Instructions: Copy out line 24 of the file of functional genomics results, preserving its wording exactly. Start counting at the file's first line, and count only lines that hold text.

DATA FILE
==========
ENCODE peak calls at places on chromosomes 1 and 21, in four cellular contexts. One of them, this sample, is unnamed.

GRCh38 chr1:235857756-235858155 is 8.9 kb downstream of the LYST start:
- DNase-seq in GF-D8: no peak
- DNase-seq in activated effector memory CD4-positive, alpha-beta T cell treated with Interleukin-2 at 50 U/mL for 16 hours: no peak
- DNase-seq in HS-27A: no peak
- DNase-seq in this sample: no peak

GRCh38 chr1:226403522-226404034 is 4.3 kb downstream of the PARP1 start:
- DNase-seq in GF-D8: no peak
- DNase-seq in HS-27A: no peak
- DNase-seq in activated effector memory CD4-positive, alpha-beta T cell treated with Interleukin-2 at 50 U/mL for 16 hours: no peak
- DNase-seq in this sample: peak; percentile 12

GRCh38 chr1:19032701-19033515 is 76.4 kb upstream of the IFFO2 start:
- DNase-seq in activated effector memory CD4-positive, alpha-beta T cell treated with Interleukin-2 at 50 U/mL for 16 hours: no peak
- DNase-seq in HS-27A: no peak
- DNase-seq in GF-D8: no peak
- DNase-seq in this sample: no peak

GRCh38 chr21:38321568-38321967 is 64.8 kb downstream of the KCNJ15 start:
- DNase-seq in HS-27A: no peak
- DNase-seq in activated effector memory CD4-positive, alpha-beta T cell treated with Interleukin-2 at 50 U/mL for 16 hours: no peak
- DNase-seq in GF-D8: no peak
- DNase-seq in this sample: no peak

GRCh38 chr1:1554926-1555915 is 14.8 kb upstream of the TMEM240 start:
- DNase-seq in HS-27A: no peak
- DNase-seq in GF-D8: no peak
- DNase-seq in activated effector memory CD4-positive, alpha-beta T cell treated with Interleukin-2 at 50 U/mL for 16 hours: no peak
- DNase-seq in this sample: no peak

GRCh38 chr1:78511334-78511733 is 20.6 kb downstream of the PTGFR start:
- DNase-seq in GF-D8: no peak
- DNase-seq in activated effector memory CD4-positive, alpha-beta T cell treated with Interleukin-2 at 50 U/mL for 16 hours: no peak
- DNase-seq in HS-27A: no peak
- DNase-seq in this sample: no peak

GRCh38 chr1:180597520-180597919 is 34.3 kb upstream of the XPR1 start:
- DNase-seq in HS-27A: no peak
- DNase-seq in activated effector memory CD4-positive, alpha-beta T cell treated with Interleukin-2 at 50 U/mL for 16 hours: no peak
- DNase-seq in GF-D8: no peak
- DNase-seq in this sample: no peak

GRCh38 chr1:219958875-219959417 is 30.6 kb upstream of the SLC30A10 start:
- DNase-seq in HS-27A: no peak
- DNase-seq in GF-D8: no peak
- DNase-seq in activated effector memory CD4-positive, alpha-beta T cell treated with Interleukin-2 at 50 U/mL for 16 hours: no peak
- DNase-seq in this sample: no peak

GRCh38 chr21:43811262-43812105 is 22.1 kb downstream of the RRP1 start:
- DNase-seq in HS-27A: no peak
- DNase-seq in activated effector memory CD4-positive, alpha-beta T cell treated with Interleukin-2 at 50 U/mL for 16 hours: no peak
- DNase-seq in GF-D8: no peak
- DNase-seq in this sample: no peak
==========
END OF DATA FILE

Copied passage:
- DNase-seq in GF-D8: no peak